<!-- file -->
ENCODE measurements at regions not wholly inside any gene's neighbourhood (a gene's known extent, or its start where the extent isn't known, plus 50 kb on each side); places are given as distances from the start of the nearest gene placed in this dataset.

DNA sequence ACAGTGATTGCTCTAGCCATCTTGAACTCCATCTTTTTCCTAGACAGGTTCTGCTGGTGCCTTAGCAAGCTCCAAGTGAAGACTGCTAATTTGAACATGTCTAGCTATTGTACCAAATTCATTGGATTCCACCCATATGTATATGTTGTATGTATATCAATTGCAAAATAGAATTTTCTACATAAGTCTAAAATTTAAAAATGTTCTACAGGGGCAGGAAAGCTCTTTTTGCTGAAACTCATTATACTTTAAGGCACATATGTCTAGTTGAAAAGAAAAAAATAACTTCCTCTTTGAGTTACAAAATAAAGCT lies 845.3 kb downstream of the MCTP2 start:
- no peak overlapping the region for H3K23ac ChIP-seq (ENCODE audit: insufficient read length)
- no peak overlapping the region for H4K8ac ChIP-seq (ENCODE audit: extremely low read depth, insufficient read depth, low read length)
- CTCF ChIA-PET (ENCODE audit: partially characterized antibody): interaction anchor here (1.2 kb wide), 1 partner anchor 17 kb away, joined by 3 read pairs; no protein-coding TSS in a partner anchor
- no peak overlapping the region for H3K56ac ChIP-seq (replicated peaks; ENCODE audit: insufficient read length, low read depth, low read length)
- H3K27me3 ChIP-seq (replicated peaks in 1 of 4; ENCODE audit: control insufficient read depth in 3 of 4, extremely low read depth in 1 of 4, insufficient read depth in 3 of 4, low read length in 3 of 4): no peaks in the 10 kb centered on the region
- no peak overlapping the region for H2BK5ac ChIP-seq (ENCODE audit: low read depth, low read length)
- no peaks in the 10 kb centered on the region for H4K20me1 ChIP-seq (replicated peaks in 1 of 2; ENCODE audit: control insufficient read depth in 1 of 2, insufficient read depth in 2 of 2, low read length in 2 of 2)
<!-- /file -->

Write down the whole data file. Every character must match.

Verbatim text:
ENCODE measurements at regions not wholly inside any gene's neighbourhood (a gene's known extent, or its start where the extent isn't known, plus 50 kb on each side); places are given as distances from the start of the nearest gene placed in this dataset.

DNA sequence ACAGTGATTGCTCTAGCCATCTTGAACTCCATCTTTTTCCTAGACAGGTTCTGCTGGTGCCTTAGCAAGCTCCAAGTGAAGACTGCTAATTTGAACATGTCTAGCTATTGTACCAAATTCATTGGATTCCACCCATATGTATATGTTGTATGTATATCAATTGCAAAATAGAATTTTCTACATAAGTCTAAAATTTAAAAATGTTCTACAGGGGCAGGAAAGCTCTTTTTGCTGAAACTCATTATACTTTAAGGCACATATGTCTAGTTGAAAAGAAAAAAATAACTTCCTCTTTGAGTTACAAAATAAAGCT lies 845.3 kb downstream of the MCTP2 start:
- no peak overlapping the region for H3K23ac ChIP-seq (ENCODE audit: insufficient read length)
- no peak overlapping the region for H4K8ac ChIP-seq (ENCODE audit: extremely low read depth, insufficient read depth, low read length)
- CTCF ChIA-PET (ENCODE audit: partially characterized antibody): interaction anchor here (1.2 kb wide), 1 partner anchor 17 kb away, joined by 3 read pairs; no protein-coding TSS in a partner anchor
- no peak overlapping the region for H3K56ac ChIP-seq (replicated peaks; ENCODE audit: insufficient read length, low read depth, low read length)
- H3K27me3 ChIP-seq (replicated peaks in 1 of 4; ENCODE audit: control insufficient read depth in 3 of 4, extremely low read depth in 1 of 4, insufficient read depth in 3 of 4, low read length in 3 of 4): no peaks in the 10 kb centered on the region
- no peak overlapping the region for H2BK5ac ChIP-seq (ENCODE audit: low read depth, low read length)
- no peaks in the 10 kb centered on the region for H4K20me1 ChIP-seq (replicated peaks in 1 of 2; ENCODE audit: control insufficient read depth in 1 of 2, insufficient read depth in 2 of 2, low read length in 2 of 2)